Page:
Dow: "How long have you been in the business, and how did you get started?"

Repo Man: "I've been towing for 20 years now. As for repossessions, I started doing that about 15 years ago. I was drawn by the challenge of it. It is a challenge at times. You never know what's going to happen."

Wednesday, 24 August 2011 05:38

Bob Dylan and Leon Russell pack 'em in

It was another win for Waterfront Concerts Saturday night as a sold-out crowd packed the Waterfront Pavilion to see Bob Dylan's first Bangor performance in more than 14 years. As of Saturday morning, 7,000 tickets had been sold and further seats were made available that day according to Mark Braveman, Waterfront Concerts ticket agent at Mark's Music in Brewer.

The next-to-last stop on this leg of Dylan's "Never Ending Tour," the concert was both thrilling and frustrating. He tours with a stellar band, including ace guitarist Charlie Sexton. They appeared to be having a blast cranking out Bob's songs, many of which were written when some of the band were in diapers.

Eight of the 15 songs that comprised Dylan's set list came from his classic 60s period, including the show opener, "Rainy Day Women # 12 & 35." "Tangled Up In Blue" and "Simple Twist of Fate" from 1975's "Blood On The Tracks" were set highlights as was a rolling, chugging arrangement of "Things Have Changed," a song that scored Dylan an Academy Award for best original song in 2000. Dylan spent most of the show seated at an organ that was mixed too low while his vocals were much louder than they should have been in the overall mix.

By most accounts, Bobby Whitlock of (arguably) Eric Clapton's greatest band, Derek and The Dominos, could have been declared dead at least three times. Actually, he's quite sure he died at least once and was sent back.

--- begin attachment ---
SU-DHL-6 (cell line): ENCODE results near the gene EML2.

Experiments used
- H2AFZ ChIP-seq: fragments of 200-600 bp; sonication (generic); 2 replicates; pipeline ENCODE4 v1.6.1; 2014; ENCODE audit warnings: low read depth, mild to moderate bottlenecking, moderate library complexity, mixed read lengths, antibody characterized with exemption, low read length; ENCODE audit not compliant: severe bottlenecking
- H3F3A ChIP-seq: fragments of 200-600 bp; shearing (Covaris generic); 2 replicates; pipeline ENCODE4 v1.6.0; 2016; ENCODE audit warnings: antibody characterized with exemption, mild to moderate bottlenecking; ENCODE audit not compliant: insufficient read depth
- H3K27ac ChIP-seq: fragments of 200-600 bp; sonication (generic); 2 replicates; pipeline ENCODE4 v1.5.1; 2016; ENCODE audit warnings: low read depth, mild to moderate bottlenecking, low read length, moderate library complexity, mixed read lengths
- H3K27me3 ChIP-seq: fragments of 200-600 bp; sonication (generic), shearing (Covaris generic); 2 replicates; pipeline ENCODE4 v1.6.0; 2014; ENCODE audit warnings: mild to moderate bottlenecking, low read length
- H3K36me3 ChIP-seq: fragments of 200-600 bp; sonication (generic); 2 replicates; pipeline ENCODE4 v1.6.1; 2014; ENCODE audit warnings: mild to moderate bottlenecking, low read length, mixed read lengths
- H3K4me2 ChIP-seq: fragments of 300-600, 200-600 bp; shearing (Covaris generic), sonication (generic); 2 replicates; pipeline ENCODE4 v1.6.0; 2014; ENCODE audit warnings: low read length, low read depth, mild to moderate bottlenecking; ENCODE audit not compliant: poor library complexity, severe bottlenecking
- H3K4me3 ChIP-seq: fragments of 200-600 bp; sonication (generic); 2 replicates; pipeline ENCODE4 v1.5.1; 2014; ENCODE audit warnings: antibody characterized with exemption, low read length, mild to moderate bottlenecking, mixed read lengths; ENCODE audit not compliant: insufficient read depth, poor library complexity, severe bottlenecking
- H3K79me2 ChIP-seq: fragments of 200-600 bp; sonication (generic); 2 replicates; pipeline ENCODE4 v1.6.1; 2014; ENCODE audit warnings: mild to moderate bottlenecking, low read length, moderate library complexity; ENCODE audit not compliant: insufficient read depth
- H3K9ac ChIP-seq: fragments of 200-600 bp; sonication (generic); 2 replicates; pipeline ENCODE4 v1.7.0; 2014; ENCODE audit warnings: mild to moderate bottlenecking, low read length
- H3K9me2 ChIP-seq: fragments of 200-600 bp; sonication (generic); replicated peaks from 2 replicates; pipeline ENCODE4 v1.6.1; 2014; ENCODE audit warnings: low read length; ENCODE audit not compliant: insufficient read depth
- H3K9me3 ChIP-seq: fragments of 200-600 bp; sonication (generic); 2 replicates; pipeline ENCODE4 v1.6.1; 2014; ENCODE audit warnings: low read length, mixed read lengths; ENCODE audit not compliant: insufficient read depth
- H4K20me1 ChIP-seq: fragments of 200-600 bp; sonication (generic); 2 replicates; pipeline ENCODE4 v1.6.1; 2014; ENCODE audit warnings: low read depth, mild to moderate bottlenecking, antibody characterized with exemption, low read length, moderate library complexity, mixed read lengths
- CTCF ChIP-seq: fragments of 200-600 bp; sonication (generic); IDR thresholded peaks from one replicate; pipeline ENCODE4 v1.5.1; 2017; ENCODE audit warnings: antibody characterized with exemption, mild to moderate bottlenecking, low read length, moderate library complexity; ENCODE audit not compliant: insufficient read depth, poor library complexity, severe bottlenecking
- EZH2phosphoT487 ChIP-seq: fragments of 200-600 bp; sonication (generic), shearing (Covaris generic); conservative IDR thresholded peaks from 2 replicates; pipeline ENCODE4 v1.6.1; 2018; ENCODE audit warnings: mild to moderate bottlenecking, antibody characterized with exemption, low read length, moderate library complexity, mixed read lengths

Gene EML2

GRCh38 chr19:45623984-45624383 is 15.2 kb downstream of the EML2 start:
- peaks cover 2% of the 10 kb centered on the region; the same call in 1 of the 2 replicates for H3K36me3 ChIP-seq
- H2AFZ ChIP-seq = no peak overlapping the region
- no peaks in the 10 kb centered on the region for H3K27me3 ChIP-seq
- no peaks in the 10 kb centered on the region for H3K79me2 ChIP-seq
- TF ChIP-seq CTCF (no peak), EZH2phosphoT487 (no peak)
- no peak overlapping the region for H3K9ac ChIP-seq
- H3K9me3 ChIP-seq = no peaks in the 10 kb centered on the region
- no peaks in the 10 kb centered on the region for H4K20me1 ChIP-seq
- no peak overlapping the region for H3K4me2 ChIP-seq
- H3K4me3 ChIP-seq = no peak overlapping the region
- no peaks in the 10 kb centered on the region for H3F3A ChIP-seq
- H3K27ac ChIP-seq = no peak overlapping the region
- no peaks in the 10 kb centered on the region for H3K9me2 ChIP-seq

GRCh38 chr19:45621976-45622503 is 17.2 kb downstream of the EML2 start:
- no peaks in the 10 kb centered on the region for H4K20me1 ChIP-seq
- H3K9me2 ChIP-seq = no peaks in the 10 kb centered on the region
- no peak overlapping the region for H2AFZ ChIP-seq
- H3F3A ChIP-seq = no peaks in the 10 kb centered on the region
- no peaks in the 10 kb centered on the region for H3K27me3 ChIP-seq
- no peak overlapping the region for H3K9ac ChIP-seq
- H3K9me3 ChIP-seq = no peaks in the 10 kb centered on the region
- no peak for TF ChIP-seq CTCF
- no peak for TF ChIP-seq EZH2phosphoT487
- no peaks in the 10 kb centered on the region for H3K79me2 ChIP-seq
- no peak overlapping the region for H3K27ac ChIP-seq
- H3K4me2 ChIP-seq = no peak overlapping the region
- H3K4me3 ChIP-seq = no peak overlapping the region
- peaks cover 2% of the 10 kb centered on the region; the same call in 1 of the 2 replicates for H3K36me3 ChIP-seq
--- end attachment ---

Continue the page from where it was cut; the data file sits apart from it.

Today, Bobby is healthy and happy to be alive in Austin, Texas, where he spoke with me from the kitchen of a 200-year-old farmhouse and recording studio that he renovated with CoCo Carmel, his wife and partner in life and music. The pair recently completed a new double album, "Esoteric," to be released before the end of the year. "She is the love of my life and the light unto it," Whitlock told me.

2011 has been a remarkable year for Whitlock. His new book, "A Rock and Roll Autobiography" (with Marc Roberty; foreword by Eric Clapton), has been among the best- reviewed and best-selling music biographies on Amazon since June. "I look at the chart each week," Whitlock told me. "Ozzy (Osbourne) is #2 and I'm still at #1 above Keith Richards and everyone else. All I had to was write it (laughs) and listen to the voice that comes at 3:30 in the morning saying, 'Get up, it's time to write.' When you hear the voice that clear, you get up, sit there and wait."

Wednesday, 14 September 2011 05:38

The real George Thorogood

Beyond 'Bad'

One of the things I have always appreciated about George Thorogood is that he has never been a bandwagon jumper. As trends in popular music evolve, George and his band, The Destroyers, have essentially remained unchanged.

When the Top 40 charts of the 80s and 90s were populated with synthesizer-driven fly-by-night pop groups, spandex-wearing "hair bands," dance-oriented Hip Hop or "soft verse/loud chorus" Nirvana-rip offs, George Thorogood kept pumping out roots-based bluesy rock that seldom varied from what his fans expected.

George and The Destroyers will bring their show to the Bangor Waterfront on Friday, Sept. 23 in support of a new album, "2120 South Michigan Avenue." That's the address of the legendary Chess Records recording studio. Thorogood's new album, a tribute to some of his heroes who recorded at Chess, wasn't originally his idea. "It was Capitol Records' idea," Thorogood told me last week. "They asked my manager, 'Would George be interested in doing a tribute album to Chess?' I said, 'On Capitol Records? Are you crazy? Of course I'd be interested in that.'"

Wednesday, 10 August 2011 05:38

Buried in the mix

Do you hear what I hear?

Legendary musician and producer Al Kooper reveals a hidden joke he planted in Lynyrd Skynyrd's "Sweet Home Alabama." Kooper, long known as the "go to guy" among musicians, signed Skynyrd to their first major label contract and produced their first three albums.

"Right after the line, 'Well I heard Mr. Young sing about her,' if you listen real close in the left speaker, you can hear me sing in my best Neil Young imitation, 'Southern Man, better use your head...' It's nearly subliminal," writes Kooper.

Young's "Southern Man" was one of the songs that inspired "Sweet Home Alabama." Neil subtly responded to the attention in subsequent years by wearing Skynyrd T-shirts during his own concerts.